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SSA draws up maritime 'wish list'

SSA draws up maritime 'wish list'

Singapore: The Singapore Shipping Association (SSA), has put up a wish list for the maritime sector in anticipation of the mid-February Singapore Annual Budget Statement. The SSA which represents some 283 members of Singapore's diverse and growing shipping and maritime industries, sees this Budget coming at a crucial time for the shipping industry in the region, which faces rising costs, mounting environmental pressures and increased regulatory controls.

While acknowledging that the government has done a superb job in positioning Singapore as an International Maritime Centre (IMC), SSA President, SS Teo said its members see opportunities for Singapore to become even more attractive and competitive with the right tax and fiscal incentives and regulatory framework. Teo said that while the overall shipping markets look positive, especially in the tanker and dry bulk sectors, the market outlook for container operators is expected to be tough in 2007 and for the next two years. SSA's wide-ranging 'Wish List' include amendments to international tax treaties, the expansion and extension of the Approved International Shipping Enterprise Scheme (AIS), and financial incentives for locally-flagged ships to meet new international regulations.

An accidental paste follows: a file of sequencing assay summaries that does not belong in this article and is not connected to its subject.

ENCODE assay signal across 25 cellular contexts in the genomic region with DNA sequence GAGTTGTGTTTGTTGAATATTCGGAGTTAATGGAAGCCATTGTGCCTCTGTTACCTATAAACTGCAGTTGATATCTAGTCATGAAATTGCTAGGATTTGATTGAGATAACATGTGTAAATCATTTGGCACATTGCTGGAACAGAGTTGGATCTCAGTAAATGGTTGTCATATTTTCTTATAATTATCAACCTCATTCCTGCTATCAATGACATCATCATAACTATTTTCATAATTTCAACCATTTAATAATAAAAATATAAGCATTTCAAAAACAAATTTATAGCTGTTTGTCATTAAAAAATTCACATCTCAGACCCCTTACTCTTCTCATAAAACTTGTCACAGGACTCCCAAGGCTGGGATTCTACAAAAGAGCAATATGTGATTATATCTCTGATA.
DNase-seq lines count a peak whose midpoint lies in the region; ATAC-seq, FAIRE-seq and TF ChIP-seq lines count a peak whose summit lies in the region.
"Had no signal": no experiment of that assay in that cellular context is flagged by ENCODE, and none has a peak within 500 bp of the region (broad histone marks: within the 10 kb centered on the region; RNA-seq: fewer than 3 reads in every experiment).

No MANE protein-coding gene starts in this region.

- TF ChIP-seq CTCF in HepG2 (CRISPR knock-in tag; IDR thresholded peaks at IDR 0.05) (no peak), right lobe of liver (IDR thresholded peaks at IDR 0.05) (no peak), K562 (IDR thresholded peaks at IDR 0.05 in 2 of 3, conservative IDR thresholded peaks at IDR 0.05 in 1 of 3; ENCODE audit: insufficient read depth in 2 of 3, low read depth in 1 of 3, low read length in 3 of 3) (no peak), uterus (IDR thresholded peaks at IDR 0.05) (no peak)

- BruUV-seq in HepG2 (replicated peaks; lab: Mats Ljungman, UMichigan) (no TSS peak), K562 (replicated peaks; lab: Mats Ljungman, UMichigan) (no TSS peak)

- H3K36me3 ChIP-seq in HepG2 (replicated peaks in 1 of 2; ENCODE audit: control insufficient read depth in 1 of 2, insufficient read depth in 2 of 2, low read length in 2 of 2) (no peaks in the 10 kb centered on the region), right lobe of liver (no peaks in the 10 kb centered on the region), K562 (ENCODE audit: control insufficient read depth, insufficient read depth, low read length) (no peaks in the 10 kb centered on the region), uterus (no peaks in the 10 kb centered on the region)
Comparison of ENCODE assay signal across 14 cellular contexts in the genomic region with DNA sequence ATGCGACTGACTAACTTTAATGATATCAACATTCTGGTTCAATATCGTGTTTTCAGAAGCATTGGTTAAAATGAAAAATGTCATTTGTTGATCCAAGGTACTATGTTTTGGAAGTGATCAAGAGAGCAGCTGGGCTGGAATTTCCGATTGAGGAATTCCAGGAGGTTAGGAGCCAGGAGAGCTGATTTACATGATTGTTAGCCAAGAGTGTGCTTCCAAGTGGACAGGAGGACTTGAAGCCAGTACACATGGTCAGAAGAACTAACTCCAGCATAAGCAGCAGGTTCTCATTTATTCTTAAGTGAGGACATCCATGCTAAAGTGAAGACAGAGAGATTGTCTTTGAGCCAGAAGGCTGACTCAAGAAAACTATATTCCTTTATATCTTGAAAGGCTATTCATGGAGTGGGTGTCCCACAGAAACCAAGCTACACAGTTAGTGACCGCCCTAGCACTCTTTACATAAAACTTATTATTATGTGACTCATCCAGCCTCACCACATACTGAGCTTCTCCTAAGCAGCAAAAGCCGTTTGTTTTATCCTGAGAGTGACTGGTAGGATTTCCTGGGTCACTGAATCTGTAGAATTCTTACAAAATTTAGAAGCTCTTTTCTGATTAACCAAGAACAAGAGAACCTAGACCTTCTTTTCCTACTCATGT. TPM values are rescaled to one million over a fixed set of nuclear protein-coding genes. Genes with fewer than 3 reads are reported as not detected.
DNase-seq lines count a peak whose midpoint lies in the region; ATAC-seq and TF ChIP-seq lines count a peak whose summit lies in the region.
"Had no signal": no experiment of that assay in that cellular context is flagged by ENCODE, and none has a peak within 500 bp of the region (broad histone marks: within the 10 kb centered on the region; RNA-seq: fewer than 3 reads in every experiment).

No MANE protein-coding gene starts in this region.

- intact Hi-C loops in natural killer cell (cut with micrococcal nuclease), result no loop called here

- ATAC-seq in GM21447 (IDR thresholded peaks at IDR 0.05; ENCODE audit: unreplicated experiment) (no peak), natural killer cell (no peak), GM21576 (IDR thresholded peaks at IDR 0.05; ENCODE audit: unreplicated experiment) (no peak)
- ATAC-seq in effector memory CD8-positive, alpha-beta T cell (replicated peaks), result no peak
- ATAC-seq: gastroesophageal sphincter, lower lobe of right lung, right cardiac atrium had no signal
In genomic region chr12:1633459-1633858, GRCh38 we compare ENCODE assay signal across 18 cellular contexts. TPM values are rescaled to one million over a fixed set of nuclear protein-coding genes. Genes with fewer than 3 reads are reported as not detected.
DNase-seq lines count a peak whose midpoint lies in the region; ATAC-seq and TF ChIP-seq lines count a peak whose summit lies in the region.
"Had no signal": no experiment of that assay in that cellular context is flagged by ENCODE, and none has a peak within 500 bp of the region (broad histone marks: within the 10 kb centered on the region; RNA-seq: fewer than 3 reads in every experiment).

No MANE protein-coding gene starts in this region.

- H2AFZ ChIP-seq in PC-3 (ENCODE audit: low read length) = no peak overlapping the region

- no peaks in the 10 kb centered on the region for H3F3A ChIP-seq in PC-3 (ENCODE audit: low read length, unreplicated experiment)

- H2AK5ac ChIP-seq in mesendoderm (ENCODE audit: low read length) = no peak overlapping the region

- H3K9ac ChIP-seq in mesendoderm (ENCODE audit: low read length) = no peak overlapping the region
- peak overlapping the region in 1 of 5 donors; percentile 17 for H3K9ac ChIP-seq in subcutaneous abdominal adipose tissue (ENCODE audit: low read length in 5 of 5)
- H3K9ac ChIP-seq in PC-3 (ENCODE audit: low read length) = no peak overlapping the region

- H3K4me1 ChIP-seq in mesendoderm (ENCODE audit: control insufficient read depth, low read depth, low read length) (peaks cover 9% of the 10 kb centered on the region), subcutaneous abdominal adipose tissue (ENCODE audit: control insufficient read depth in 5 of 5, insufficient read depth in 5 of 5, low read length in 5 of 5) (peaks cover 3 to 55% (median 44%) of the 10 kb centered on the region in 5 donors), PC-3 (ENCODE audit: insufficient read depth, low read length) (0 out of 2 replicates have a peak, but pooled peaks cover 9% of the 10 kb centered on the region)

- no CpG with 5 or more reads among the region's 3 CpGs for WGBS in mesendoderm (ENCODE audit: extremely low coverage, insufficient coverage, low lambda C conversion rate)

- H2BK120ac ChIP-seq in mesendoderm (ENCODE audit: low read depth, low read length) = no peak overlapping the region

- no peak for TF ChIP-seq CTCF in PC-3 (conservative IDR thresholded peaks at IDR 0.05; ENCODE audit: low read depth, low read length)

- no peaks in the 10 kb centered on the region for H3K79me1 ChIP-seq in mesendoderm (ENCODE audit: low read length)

The SSA would like more tax treaties concluded, especially with Latin American countries. SSA would also like to see tax treaties with Saudi Arabia, Oman, Bahrain, UAE and Chile be broadened to include shipping. As for treaties with Indonesia, Philippines, Thailand, Bangladesh and Pakistan, which currently enoy 50% exemption, the SSA would like full exemption instead. It also urges that freight tax exemption matters are clarified with Vietnam.

Another of SSA's wish is for Singapore's port operator PSA to invest in infrastructure that will meet the requirements of the increased volume of containers bound for US, and maybe soon, the EU, to be scanned under C-TPAT requirements ( while ensuring that physical port operations does not slow down).

The SSA is also hoping for subsidies to cover project costs of testing environmentally friendly modifications to ships and actual retrofitting Singapore flagged ships. This, it reckons, will make the Singapore flag more attractive to shipowners, especially as the environmental initiatives are adopted globally.  [23/01/07]

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